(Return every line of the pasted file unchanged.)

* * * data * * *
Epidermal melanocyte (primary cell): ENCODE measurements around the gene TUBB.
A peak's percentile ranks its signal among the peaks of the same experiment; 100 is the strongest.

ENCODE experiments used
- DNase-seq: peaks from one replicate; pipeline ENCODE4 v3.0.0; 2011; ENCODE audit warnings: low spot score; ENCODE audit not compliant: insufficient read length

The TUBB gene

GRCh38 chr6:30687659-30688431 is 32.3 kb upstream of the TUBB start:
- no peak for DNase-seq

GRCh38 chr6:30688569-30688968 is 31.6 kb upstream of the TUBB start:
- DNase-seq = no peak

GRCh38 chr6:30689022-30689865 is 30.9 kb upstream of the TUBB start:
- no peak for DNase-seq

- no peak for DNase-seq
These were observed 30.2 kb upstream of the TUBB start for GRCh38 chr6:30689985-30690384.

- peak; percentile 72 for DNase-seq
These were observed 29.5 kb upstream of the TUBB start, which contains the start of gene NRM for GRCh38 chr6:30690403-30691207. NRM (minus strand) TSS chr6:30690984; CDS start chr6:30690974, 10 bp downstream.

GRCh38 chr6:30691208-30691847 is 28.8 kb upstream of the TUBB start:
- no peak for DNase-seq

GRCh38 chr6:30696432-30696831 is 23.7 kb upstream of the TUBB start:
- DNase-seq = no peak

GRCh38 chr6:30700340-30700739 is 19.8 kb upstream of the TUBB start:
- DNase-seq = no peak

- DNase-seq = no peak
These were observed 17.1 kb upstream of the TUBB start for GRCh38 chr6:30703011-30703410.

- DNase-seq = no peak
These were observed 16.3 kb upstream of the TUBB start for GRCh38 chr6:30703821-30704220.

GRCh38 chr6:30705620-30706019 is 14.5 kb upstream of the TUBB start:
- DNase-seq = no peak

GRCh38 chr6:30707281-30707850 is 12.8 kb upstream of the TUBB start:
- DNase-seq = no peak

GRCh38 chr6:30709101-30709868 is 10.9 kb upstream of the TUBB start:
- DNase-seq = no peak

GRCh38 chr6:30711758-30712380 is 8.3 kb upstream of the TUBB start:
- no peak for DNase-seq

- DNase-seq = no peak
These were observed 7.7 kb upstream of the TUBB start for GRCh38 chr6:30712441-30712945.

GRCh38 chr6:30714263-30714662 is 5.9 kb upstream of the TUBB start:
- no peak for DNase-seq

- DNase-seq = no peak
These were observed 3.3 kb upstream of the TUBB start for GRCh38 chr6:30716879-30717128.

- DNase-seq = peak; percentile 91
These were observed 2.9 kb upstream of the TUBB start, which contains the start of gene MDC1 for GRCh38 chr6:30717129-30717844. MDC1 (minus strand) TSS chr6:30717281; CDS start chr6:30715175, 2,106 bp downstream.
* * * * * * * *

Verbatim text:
Epidermal melanocyte (primary cell): ENCODE measurements around the gene TUBB.
A peak's percentile ranks its signal among the peaks of the same experiment; 100 is the strongest.

ENCODE experiments used
- DNase-seq: peaks from one replicate; pipeline ENCODE4 v3.0.0; 2011; ENCODE audit warnings: low spot score; ENCODE audit not compliant: insufficient read length

The TUBB gene

GRCh38 chr6:30687659-30688431 is 32.3 kb upstream of the TUBB start:
- no peak for DNase-seq

GRCh38 chr6:30688569-30688968 is 31.6 kb upstream of the TUBB start:
- DNase-seq = no peak

GRCh38 chr6:30689022-30689865 is 30.9 kb upstream of the TUBB start:
- no peak for DNase-seq

- no peak for DNase-seq
These were observed 30.2 kb upstream of the TUBB start for GRCh38 chr6:30689985-30690384.

- peak; percentile 72 for DNase-seq
These were observed 29.5 kb upstream of the TUBB start, which contains the start of gene NRM for GRCh38 chr6:30690403-30691207. NRM (minus strand) TSS chr6:30690984; CDS start chr6:30690974, 10 bp downstream.

GRCh38 chr6:30691208-30691847 is 28.8 kb upstream of the TUBB start:
- no peak for DNase-seq

GRCh38 chr6:30696432-30696831 is 23.7 kb upstream of the TUBB start:
- DNase-seq = no peak

GRCh38 chr6:30700340-30700739 is 19.8 kb upstream of the TUBB start:
- DNase-seq = no peak

- DNase-seq = no peak
These were observed 17.1 kb upstream of the TUBB start for GRCh38 chr6:30703011-30703410.

- DNase-seq = no peak
These were observed 16.3 kb upstream of the TUBB start for GRCh38 chr6:30703821-30704220.

GRCh38 chr6:30705620-30706019 is 14.5 kb upstream of the TUBB start:
- DNase-seq = no peak

GRCh38 chr6:30707281-30707850 is 12.8 kb upstream of the TUBB start:
- DNase-seq = no peak

GRCh38 chr6:30709101-30709868 is 10.9 kb upstream of the TUBB start:
- DNase-seq = no peak

GRCh38 chr6:30711758-30712380 is 8.3 kb upstream of the TUBB start:
- no peak for DNase-seq

- DNase-seq = no peak
These were observed 7.7 kb upstream of the TUBB start for GRCh38 chr6:30712441-30712945.

GRCh38 chr6:30714263-30714662 is 5.9 kb upstream of the TUBB start:
- no peak for DNase-seq

- DNase-seq = no peak
These were observed 3.3 kb upstream of the TUBB start for GRCh38 chr6:30716879-30717128.

- DNase-seq = peak; percentile 91
These were observed 2.9 kb upstream of the TUBB start, which contains the start of gene MDC1 for GRCh38 chr6:30717129-30717844. MDC1 (minus strand) TSS chr6:30717281; CDS start chr6:30715175, 2,106 bp downstream.